There are nine types of gems, according to the Rasaprakāśasudhākara, which is a 13th-century Sanskrit literary work related to Medical Alchemy, or Rasaśāstra (Rasa literature).
- Mukta (Pearl)
- Tārkṣya (Emerald)
- Pusparaga (Topaz)
- Vajra (Diamond)
- Nila or Nīlamaṇi (Sapphire)
- Gomeda (Hessonite)
- Vaidurya(Cat’s eye)
The Ratnas of superior quality and possessing better physical characteristics may only prove to give all types of siddhis (success). And only such ratnas (gemstones) should be used for dana (offering purpose), Rasayana (therapeutic purpose), dharana bearing purpose, and devarchana (worship of Gods).
In astrology wearing these stones is considered auspicious but in Ayurveda, these are utilized for both Rasayana (therapeutic purpose), and Dharana bearing purpose and are indicated in Various disorders.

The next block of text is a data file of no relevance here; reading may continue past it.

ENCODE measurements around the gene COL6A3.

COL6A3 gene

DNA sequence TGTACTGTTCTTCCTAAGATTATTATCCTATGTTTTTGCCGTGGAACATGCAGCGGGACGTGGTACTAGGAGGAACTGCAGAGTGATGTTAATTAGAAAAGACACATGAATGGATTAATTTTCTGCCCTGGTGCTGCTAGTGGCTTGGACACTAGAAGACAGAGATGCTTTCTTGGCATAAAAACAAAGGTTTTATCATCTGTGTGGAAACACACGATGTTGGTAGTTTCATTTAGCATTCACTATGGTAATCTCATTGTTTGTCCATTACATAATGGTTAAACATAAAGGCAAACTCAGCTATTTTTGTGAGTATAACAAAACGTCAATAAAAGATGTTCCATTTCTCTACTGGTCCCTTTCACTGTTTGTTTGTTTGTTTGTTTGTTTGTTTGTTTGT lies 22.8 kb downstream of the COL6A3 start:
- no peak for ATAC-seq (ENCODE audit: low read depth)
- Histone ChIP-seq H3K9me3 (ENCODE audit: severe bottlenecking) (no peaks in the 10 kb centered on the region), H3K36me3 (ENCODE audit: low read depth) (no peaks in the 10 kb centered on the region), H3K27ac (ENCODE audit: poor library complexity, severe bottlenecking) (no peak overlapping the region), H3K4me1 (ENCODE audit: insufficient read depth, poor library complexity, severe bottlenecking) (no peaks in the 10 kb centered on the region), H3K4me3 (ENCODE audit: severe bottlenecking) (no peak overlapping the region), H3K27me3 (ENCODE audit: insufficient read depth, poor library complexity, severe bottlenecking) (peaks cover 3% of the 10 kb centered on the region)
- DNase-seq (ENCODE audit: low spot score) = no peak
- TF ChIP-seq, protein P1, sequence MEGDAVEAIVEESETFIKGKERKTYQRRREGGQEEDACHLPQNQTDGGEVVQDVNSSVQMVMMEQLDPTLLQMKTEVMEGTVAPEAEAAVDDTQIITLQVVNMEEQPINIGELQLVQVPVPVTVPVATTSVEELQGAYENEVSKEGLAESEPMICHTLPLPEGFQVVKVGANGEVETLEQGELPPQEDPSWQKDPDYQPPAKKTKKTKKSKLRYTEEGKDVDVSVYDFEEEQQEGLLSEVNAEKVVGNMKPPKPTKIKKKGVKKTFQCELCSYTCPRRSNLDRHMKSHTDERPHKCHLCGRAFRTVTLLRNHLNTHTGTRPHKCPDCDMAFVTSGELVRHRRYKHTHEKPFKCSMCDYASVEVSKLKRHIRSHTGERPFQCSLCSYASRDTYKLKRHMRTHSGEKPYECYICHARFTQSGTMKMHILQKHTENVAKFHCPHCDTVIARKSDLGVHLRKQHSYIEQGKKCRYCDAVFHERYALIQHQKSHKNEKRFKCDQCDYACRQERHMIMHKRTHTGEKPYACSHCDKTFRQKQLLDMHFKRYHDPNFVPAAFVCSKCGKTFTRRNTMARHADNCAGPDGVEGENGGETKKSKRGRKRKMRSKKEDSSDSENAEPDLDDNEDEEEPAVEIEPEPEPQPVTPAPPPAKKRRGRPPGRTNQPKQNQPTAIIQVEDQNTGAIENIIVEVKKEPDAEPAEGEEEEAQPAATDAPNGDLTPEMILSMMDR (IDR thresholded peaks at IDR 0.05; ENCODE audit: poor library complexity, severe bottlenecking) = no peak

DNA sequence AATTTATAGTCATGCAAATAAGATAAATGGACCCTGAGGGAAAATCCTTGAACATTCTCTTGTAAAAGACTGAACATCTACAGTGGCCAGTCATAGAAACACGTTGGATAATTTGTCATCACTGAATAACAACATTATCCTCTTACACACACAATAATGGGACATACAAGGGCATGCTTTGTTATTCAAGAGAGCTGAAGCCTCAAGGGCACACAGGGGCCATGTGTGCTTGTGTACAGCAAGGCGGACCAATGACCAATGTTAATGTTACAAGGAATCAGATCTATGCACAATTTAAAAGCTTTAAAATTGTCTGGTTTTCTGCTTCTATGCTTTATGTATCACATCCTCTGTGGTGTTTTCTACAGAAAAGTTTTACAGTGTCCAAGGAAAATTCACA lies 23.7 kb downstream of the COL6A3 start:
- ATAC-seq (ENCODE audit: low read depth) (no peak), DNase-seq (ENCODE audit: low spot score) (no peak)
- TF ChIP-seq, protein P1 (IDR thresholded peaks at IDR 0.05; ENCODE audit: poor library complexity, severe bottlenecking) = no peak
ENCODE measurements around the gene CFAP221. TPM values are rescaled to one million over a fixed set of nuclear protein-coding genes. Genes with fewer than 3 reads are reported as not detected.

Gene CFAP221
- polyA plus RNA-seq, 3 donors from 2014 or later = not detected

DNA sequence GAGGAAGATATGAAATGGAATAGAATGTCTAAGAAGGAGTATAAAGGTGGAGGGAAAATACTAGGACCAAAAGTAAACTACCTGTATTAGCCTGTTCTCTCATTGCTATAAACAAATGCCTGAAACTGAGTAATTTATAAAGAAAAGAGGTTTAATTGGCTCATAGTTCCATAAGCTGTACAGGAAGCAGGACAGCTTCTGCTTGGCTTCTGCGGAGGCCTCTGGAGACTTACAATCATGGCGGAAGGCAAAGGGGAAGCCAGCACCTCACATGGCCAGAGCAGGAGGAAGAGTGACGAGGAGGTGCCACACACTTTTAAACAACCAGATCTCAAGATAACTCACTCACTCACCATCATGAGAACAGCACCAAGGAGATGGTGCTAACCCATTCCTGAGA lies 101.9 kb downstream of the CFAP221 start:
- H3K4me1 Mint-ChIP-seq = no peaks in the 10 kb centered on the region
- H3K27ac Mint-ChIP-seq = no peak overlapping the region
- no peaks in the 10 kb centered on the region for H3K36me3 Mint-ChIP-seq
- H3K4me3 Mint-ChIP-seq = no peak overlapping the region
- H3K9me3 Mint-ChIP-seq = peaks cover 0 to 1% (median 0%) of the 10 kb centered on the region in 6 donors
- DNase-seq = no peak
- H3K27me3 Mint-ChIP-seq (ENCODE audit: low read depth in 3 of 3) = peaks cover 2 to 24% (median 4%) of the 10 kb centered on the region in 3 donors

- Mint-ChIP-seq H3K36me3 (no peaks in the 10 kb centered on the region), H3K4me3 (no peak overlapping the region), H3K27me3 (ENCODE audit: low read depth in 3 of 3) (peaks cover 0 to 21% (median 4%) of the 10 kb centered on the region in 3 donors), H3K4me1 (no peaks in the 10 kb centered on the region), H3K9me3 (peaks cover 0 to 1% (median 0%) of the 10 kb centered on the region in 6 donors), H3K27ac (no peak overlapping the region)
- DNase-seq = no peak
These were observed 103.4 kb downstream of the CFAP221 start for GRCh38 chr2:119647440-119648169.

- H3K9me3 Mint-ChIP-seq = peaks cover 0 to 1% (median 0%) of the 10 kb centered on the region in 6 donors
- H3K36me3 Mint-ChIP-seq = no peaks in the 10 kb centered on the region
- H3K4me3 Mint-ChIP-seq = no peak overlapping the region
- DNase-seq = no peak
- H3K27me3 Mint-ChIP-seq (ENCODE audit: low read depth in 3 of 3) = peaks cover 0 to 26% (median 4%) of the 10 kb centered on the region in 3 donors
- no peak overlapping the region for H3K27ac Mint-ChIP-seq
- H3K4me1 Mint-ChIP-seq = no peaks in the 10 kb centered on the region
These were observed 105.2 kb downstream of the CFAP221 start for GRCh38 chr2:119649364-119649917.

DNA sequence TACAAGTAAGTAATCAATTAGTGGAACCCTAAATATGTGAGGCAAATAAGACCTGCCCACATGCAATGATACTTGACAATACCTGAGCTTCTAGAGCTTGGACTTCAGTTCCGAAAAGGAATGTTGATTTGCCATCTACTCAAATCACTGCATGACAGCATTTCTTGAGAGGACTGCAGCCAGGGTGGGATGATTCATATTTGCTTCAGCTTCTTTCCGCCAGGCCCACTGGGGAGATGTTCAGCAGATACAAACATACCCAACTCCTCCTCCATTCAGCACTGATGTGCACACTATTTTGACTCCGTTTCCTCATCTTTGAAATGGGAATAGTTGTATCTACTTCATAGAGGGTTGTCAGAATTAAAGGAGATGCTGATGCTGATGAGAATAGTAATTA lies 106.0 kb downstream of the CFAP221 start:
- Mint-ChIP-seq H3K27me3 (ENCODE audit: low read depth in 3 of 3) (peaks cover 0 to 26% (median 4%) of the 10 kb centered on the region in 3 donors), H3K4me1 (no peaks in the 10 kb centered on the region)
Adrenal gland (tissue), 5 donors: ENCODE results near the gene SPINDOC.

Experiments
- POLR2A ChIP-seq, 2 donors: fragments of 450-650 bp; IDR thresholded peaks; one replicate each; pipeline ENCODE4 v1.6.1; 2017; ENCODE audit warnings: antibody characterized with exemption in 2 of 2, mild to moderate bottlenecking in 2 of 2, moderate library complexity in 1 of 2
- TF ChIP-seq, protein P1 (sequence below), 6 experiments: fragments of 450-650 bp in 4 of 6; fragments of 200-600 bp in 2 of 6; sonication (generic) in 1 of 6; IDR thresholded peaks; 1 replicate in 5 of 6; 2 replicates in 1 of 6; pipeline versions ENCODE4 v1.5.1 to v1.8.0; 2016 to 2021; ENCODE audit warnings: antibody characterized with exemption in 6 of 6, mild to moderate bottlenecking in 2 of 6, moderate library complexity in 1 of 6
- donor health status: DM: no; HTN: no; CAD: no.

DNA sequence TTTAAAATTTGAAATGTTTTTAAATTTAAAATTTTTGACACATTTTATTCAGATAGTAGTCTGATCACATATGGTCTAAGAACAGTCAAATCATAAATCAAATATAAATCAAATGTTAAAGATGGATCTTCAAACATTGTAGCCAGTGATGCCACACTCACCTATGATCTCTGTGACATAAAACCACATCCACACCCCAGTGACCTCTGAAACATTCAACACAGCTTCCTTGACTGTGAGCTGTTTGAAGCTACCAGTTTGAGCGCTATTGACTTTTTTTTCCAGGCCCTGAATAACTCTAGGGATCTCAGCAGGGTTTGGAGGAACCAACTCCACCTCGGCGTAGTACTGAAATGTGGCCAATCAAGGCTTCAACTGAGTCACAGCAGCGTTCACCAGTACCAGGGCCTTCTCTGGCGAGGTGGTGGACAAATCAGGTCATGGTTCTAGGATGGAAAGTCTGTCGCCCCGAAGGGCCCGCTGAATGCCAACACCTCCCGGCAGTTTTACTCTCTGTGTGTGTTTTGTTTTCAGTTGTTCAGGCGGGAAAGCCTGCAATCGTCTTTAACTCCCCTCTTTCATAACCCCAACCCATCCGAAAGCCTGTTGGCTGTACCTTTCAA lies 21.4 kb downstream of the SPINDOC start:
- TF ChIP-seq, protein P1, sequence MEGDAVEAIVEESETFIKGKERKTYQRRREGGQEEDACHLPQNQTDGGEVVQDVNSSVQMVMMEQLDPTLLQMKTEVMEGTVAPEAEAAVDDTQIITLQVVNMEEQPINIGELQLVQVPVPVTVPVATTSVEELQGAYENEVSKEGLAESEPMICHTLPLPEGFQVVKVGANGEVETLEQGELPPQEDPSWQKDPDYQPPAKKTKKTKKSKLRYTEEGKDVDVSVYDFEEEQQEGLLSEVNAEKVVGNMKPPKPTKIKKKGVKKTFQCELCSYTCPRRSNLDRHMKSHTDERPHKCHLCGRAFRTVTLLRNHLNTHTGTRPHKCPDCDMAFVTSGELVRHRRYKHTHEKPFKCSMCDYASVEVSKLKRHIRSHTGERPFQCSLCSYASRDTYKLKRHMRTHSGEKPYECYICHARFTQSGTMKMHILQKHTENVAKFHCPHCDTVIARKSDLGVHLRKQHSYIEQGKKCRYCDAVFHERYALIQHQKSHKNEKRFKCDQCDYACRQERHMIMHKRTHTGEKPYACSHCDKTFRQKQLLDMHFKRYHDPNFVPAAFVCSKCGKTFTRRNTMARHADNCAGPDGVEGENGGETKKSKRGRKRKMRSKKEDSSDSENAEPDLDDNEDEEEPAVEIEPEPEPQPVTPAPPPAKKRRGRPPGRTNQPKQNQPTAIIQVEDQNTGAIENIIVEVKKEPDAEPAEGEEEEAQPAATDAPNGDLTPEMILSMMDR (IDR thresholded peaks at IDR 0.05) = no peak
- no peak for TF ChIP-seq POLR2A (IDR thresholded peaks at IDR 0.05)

Ratna (रत्न):—Precious Stones.
Ratna (रत्न) in the Rigveda and later denotes a precious object, not specifically a ‘jewel’, as in post-Vedic literature. source
Ratnā (रत्ना, “Jewel”):—Fifth of the eight Mātṛs born from the body of Śaśinī, according to the Kubjikāmata-tantra.
Ratna (रत्न) refers to “jewels”, according to the Halāyudhastotra verses 34-35. source
Ratna (रत्न) refers to “precious gems”, representing the material of the Brahmāṇī’s liṅga, according to the Śivapurāṇa 2.1.12. source
Ratna (रत्न) refers to “ruby” and represents a kind of precious stone (gem) used for the making of images (Hindu icons), as defined in the texts dealing with śilpa (arts and crafs), known as śilpaśāstras. source
Ratna (रत्न) refers to “precious stones”, according to the Bṛhatsaṃhitā (chapter 15) (“On the nakṣatras—‘asterisms’”) source